New Judges, Secret Trials and Pulling Out of European Human Rights – The Human Rights Roundup

Christian rights case rulingWelcome back to the UK Human Rights Roundup, your regular smorgasbord of human rights news. The full list of links can be found here. You can also find our table of human rights cases here and previous roundups here.

This week saw three new appointments to the UK Supreme Court, which has in turn prompted discussion of equality and diversity within the senior judiciary (unsurprisingly, all three of them are white, male and “of a certain age”), as well as Conservative warnings over withdrawal from the European Court of Human Rights.

In the news

Essay Competition

The UK Supreme Court Blog has launched its 2013 essay competition – so all those interested, sharpen your pencils and head over to the UKSC Blog website where the details of the competition can be found.

Equality in the Judiciary

This Tuesday, President of the Supreme Court Lord Neuberger announced the three appointments to the Court: Lord Justice Hughes, Lord Justice Toulson and Lord Hodge. See also here for detailed bios on the three judges, and this post by Joshua Rozenberg, that also touches on on those judges that missed out. Adam Wagner has described this as an “attack of the clones” in his post on the subject, referencing the fact that the composition of the court remains unchanged in terms of gender balance, ethnicity and age bracket. And, as Adam pointed out, we aren’t likely to find out why the new members of the Supreme Court are, in this highly reductive sense, “clones”, as the selection process is so opaque. Finally, Lady Hale (the only female Supreme Court judge) delivered the Kuttan Menon memorial speech on the subject of judicial diversity – see here for the transcript.

Secret civil trials

For an excellent, up to date post, see Everything you need to know about the secret trials coming to a courtroom near you – Angela Patrick.

As the Justice and Security Bill edges ever closer to enactment, the Joint Committee on Human Rights has published its second report into the Bill. Seemingly, whenever anyone not currently in Government looks at the Bill, they find a wealth of problems to point out, and this time is no different. Not only has the JCHR proposed numerous amendments, the special advocates (lawyers charged with arguing cases in the current secret justice system we have in the UK) have submitted a memorandum to the JCHR, in which they state that there is “no compelling justification for the proposals in Part 2 of the Bill has been made out, notwithstanding the Government’s assertions to the contrary“. The Daily Mail has also run an article highlighting this disapproval of the Bill among lawyers. See also Adam Wagner’s post on the subject.

Repeal the HRA?

Today’s Mail on Sunday reports that the Home Secretary is to announce “soon” that the Conservative Party’s 2015 election manifesto will include a pledge to withdraw from the European Court of Human Rights if the party obtains an overall majority. Meanwhile, the Justice Secretary Chris Grayling says that the Conservatives will repeal the Human Rights Act and will not rule out withdrawing from the European Convention on Human Rights itself.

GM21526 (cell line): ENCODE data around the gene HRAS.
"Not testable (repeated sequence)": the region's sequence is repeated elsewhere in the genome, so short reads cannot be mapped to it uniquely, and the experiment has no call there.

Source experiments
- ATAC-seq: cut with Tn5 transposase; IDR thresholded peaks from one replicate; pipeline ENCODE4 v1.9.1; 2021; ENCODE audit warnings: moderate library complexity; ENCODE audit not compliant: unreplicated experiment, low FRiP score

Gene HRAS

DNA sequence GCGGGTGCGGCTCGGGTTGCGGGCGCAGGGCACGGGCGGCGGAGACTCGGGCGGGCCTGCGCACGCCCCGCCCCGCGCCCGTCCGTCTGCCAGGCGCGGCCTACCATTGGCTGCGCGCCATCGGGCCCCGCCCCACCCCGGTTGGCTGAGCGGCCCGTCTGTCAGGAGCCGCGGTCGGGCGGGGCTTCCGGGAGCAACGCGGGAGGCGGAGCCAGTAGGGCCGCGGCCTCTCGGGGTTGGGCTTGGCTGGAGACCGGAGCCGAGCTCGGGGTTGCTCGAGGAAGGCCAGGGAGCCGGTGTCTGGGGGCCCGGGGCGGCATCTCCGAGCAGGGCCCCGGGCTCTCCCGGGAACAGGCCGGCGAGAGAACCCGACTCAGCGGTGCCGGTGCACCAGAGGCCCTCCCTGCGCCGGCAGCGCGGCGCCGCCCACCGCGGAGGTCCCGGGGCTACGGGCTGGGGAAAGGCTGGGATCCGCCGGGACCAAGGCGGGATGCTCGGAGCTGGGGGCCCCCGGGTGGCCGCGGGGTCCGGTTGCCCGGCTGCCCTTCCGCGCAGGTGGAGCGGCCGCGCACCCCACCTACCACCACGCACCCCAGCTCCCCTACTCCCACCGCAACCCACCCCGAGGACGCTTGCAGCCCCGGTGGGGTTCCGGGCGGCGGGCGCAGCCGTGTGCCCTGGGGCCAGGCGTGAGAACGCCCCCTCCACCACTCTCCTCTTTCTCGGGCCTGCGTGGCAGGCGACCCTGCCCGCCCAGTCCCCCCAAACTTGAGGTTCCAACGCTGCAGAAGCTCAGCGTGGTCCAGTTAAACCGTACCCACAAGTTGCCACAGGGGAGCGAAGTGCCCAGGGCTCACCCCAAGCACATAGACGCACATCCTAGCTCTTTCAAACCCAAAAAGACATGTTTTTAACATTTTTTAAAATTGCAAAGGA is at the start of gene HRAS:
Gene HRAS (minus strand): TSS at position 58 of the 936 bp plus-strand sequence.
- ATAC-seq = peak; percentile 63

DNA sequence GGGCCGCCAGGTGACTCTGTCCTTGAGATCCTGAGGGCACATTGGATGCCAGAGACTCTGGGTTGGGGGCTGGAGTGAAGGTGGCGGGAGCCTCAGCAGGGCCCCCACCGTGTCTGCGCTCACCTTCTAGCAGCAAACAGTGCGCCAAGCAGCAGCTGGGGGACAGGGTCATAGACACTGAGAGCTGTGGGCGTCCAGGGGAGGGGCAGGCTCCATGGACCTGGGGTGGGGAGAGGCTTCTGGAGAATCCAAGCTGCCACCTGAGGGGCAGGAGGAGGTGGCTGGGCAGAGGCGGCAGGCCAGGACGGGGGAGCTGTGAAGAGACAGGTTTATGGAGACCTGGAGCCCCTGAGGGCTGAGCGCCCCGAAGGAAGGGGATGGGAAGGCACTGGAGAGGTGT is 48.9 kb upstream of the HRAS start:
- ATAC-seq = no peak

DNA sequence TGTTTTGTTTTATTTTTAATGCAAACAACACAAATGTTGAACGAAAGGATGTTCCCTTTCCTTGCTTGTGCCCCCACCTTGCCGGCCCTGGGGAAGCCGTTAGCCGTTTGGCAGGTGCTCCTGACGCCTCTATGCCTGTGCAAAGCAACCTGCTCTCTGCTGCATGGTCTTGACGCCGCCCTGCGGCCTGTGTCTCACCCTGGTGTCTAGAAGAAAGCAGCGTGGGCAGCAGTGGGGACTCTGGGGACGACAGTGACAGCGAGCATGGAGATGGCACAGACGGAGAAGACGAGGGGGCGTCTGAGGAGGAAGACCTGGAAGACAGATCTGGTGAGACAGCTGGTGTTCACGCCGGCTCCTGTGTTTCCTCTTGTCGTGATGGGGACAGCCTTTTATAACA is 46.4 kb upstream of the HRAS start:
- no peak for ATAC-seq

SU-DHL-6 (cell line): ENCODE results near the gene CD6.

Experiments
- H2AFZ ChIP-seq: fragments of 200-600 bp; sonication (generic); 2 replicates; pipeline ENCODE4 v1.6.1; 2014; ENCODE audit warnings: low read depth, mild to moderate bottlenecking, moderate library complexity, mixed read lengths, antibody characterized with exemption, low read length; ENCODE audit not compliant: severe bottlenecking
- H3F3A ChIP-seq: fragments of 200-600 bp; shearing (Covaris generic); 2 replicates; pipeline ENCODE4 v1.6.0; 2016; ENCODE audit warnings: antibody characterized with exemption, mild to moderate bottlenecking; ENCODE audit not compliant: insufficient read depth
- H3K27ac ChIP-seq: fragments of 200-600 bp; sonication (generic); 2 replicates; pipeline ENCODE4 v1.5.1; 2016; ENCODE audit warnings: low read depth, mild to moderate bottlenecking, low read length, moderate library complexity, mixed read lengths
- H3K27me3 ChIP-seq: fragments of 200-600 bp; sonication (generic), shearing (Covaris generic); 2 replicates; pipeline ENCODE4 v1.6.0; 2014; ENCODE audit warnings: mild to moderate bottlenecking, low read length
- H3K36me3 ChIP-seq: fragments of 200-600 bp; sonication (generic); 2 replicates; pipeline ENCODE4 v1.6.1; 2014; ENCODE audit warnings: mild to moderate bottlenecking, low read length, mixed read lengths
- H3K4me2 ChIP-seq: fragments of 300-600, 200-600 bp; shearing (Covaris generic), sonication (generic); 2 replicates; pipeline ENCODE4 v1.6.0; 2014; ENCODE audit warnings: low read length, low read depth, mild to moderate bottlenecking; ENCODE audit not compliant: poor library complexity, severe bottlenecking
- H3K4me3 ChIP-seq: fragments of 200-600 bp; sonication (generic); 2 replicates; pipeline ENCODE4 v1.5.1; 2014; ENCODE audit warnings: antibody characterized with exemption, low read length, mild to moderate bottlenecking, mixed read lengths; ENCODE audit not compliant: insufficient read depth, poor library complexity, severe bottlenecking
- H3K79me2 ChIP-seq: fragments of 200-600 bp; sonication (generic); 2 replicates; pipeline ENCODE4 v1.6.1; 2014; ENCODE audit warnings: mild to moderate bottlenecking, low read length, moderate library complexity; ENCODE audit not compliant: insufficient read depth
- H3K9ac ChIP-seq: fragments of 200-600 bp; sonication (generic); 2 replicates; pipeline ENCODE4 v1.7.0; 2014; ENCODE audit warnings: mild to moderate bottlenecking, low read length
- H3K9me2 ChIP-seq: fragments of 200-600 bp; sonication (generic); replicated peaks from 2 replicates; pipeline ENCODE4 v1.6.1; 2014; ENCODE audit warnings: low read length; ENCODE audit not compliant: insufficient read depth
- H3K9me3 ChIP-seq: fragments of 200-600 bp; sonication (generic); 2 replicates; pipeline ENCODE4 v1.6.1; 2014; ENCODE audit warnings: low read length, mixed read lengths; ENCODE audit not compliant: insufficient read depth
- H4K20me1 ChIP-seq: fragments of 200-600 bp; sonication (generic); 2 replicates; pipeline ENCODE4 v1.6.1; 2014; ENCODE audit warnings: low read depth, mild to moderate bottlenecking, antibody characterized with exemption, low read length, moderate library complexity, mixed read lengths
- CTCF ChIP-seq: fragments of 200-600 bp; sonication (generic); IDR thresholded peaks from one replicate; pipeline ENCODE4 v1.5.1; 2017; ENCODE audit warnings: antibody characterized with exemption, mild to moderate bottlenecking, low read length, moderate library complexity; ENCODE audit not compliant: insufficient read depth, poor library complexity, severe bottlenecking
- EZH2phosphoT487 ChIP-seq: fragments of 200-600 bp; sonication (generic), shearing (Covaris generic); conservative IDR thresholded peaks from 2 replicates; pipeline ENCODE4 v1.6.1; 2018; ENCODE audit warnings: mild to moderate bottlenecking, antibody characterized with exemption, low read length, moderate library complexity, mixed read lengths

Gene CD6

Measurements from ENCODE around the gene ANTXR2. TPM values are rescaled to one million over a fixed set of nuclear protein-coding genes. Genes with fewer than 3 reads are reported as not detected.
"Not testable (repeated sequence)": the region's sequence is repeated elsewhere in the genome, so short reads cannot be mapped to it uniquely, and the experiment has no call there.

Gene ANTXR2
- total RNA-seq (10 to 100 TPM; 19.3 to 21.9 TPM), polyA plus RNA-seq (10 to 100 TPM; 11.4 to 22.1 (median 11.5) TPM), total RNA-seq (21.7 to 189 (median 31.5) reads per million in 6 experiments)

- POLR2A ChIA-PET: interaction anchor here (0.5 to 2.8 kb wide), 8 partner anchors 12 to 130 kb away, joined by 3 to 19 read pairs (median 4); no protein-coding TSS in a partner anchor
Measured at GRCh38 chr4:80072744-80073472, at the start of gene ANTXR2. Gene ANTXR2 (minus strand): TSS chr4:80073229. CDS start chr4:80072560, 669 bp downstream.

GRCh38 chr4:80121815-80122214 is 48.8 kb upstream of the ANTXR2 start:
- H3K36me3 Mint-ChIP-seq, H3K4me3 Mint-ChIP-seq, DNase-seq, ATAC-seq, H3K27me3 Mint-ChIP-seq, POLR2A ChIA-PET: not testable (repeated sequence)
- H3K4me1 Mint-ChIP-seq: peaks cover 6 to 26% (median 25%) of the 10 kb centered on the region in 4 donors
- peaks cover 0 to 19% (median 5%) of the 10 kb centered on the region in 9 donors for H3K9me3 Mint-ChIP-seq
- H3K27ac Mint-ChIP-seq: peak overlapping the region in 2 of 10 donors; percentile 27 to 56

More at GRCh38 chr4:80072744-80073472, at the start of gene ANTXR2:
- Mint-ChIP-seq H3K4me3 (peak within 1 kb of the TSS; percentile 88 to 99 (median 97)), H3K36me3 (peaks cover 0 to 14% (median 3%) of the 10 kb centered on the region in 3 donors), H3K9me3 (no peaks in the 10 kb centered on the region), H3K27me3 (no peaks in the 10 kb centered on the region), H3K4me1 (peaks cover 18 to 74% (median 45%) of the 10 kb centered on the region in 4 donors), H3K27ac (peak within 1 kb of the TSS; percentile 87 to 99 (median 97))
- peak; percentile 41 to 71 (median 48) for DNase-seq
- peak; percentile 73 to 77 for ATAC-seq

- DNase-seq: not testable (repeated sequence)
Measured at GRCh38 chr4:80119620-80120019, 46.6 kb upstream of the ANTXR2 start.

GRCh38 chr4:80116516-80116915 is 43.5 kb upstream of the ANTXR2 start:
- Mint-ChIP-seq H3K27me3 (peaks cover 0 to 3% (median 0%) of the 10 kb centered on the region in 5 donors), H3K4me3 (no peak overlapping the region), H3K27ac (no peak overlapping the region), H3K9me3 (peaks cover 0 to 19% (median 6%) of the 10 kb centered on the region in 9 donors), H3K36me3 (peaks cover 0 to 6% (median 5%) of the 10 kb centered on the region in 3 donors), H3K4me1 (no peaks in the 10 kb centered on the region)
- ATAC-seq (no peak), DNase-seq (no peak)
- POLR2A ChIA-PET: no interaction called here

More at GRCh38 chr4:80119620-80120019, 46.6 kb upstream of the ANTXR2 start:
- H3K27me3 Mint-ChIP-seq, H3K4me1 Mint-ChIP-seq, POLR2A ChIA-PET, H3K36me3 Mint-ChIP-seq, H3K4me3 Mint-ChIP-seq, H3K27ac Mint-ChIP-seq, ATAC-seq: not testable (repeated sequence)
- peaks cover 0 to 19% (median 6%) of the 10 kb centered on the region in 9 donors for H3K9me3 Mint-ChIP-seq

For some good early coverage, see

Meanwhile, for a preview of what repealing the HRA might look like, the Human Rights Act 1998 (Repeal and Substitution) Bill was a Private Members Bill promoted by Charlie Elphicke MP and, as its name suggests, it proposes the repeal of the Human Rights Act and its replacement with a UK Bill of Rights (and Responsibilities). As Mark Elliot points out in his post (briefly) analysing this Bill, it is unlikely to go very much further but serves as a depressing reminder of the esteem in which the ECHR is held by many politicians, and should be seen as a sign that universal human rights advocates need to argue their case far more strongly. For a stirring defence of the HRA, see from 10:40 on the video of the debate.

The Tweeter’s Guide to Media Law

Contempt of court and libel law were never really prepared for such a thing as online social media – but users of social media should certainly be aware of how those laws can affect them, in the wake of prosecutions for facetious bomb threats and examples of what not to do when undertaking jury service. BBC News has published a comprehensive guide to tweeting one’s way around the legal minefields, including short summaries of past cases and any known future changes to the relevant law.

In Other News

Some interesting individual stories this week:

  • Russian punk band Pussy Riot is heading to Strasbourg to claim violations of ECHR rights by Russia in arresting and sentencing them after their notorious “gig” in the Cathedral of Christ the Savior in Moscow – see this article for an analysis of their chances of success;
  • David Mead has written an interesting post in which he explores the impact of “conceptualisation” (the way in which an idea is framed altering how it is perceived, and therefore its meaning) on human rights cases.

In the Courts

Omar & Ors, R (on the applicatiom of) v Secretary of State for Foreign & Commonwealth Affairs [2013] EWCA Civ 118 Court of Appeal confirms common law can’t be used to obtain evidence from Foreign Secretary for use in a foreign court.

Upcoming Events

To add events to this list, email Adam Wagner. Please only send events which (i) have their own webpage which can be linked to, and (ii) are relevant to topics covered by the blog.

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